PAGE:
Paper 7: Assessing COVID-19 response measures – Eswatini

The arrival of the novel Coronavirus in Eswatini on 14 March 2020, and the resulting Government lockdown measures, have brought fears of media repression and the violation of citizen rights. Reports of these have circulated in mainstream media and social media. This article assesses the ramifications of these measures on rule of law, human rights and freedoms, government rhetoric, political opportunism as well as the humanitarian situation.

  1. Rule of law and emergency measures

The advent of the novel Coronavirus in Eswatini on 14 March 2020 led to the Government responding by instituting a ‘partial lockdown’ to contain the virus on 17 March 2020; then eased it for yet another ‘partial lockdown’ in the beginning of April 2020, then resorted to an almost total shutdown in mid-April, which was extended for a 21- day period – to end on 7 May 2020. Regulations dealing with the virus inter alia, empower the Minister of Commerce and Trade to prescribe which essential services shall be available for trade during the period of the national emergency. The back and forth regulation changes by the government – in the period between March and mid-April – created confusion which could be linked to the unprecedented growth in the numbers of those infected (the number is 119 as of 05 May 2020). This may not be easy to establish; however, what remains clear is that citizens became confused as to what each of these issued regulations meant for them.

  1. Rights & Freedoms

Fears of media repression and the violation of citizen rights are reported on mainstream media and social media. The Editor of online publication Swazi News Online, Zweli Martin Dlamini, is currently in hiding as he is on the wanted list of the police. He is alleged to have published regular articles critical of the King Mswati III. The Editor of sister online publication Swazi Newsweek, Eugene Dube, is also in hiding for fear of the police, who had arrested and released him previously. News had got out that he was again wanted in connection with articles criticising the King. Two leaders of the banned Swaziland Youth Congress (SWAYOCO) were arrested in the South of the country (Nhlangano) and were allegedly later released, with no clear charges brought against them. The deployed army, correctional and police forces personnel to enforce the COVID 19 regulations are also increasingly accused of violating human/citizen rights.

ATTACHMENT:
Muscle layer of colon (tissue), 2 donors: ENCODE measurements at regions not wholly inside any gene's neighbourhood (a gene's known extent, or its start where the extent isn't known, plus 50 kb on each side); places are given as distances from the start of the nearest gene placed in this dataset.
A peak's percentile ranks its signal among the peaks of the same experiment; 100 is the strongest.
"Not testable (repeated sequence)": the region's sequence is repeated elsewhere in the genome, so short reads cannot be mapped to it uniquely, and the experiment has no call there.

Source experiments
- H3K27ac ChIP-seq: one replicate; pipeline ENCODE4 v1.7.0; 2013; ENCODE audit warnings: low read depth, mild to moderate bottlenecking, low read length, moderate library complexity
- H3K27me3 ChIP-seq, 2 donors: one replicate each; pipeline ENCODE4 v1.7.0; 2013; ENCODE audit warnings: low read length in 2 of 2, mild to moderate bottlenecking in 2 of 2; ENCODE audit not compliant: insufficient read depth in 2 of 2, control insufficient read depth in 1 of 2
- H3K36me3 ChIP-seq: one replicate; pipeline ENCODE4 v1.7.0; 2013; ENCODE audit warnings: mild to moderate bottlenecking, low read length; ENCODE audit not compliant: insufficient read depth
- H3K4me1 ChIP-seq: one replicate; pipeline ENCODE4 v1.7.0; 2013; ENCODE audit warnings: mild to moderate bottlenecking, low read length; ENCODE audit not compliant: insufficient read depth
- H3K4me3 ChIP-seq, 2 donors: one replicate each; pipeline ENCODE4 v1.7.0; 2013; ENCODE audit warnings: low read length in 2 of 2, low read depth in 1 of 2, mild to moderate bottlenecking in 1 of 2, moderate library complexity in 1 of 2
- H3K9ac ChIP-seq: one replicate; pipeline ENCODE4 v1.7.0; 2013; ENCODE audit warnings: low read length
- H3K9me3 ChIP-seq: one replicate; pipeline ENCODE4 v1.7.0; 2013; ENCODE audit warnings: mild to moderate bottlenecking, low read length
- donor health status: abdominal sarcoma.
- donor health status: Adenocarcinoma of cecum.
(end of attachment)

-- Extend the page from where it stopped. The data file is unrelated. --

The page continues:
Government Rhetoric

A statement from the Ministry of Information, Communication and Technology (ICT) issued to commemorate the International Press Freedom Day has been viewed by some as merely a rhetorical gesture with little significance and meaning to the lives of journalists and media practitioners. This, because the statement was issued while journalists critical of the ruling elite are allegedly being persecuted. As expected, the statement declares that the government of Eswatini shall continue to respect press freedom, engage with the media and support a free and healthy press in line with the year’s theme: “Journalism without fear or favour”.

  1. Political Opportunism

Recently, a local daily reported that Members of Parliament (MPs) in the House of Assembly raised concerns over an audio of a parliamentary submission of one MP which seemingly gained sudden popularity and is hailed for raising critical issues – especially in criticising government’s approach on providing humanitarian relief to the most economically vulnerable in this national emergency. The major concern raised by the MPs was their desire to establish how the audio was leaked from the chambers. Deliberations within houses of parliament are supposed to be open for public consumption, save for a few closed sessions. It was therefore disturbing to citizens when the MPs demanded that an investigation be instituted to establish how the audio had been ‘leaked’. Given a wide perception that the legislature is generally docile, this audio seemed to break from that accepted norm.

  1. The Humanitarian Situation

Eswatini has a large informal economy at about 53.4% of GDP (2016 ILO Statistics); an unemployment rate of above 28% and an estimated 63% (about 750,000 people) of the population that live below the poverty line; these form a large part of those most affected. A relief package by the government targeting these groups was announced by Prime Minister Ambrose Mandvulo Dlamini on 22 April 2020, aimed at distributing food parcels to about 300,000 emaSwati.

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